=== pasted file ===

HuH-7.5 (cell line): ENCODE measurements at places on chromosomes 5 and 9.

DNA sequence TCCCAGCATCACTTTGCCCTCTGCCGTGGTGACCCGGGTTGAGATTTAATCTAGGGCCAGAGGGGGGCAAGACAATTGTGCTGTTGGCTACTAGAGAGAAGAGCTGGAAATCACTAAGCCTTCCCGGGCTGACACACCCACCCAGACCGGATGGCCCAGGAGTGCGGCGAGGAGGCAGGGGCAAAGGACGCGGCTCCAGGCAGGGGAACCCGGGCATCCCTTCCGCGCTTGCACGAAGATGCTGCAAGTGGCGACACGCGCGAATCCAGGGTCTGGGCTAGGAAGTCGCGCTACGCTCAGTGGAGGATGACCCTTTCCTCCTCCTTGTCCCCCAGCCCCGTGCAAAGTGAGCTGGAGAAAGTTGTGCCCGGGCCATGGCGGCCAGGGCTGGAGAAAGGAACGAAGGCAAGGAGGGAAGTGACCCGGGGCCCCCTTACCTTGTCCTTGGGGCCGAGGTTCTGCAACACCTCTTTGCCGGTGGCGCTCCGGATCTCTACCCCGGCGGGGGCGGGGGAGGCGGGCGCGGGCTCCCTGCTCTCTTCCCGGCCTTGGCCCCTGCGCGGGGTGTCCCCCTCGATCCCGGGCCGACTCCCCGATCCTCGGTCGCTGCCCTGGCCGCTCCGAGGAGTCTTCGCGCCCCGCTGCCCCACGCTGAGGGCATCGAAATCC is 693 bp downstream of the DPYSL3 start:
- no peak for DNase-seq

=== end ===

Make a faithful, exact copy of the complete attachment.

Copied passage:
HuH-7.5 (cell line): ENCODE measurements at places on chromosomes 5 and 9.

DNA sequence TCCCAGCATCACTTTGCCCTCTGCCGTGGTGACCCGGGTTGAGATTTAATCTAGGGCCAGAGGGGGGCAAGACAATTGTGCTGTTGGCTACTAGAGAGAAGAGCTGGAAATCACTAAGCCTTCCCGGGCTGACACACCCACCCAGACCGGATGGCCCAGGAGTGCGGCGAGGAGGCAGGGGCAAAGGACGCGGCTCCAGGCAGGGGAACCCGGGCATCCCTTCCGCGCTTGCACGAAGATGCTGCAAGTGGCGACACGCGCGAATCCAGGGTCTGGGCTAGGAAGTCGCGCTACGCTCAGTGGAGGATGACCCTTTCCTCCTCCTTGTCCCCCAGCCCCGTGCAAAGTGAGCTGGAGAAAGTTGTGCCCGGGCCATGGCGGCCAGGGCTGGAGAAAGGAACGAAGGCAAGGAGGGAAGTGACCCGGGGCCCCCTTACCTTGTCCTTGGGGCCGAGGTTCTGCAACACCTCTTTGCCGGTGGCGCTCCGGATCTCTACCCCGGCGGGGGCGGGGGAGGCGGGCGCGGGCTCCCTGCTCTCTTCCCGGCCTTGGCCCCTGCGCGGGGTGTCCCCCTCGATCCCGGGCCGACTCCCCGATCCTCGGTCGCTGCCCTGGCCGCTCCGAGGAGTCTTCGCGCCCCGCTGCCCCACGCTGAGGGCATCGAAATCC is 693 bp downstream of the DPYSL3 start:
- no peak for DNase-seq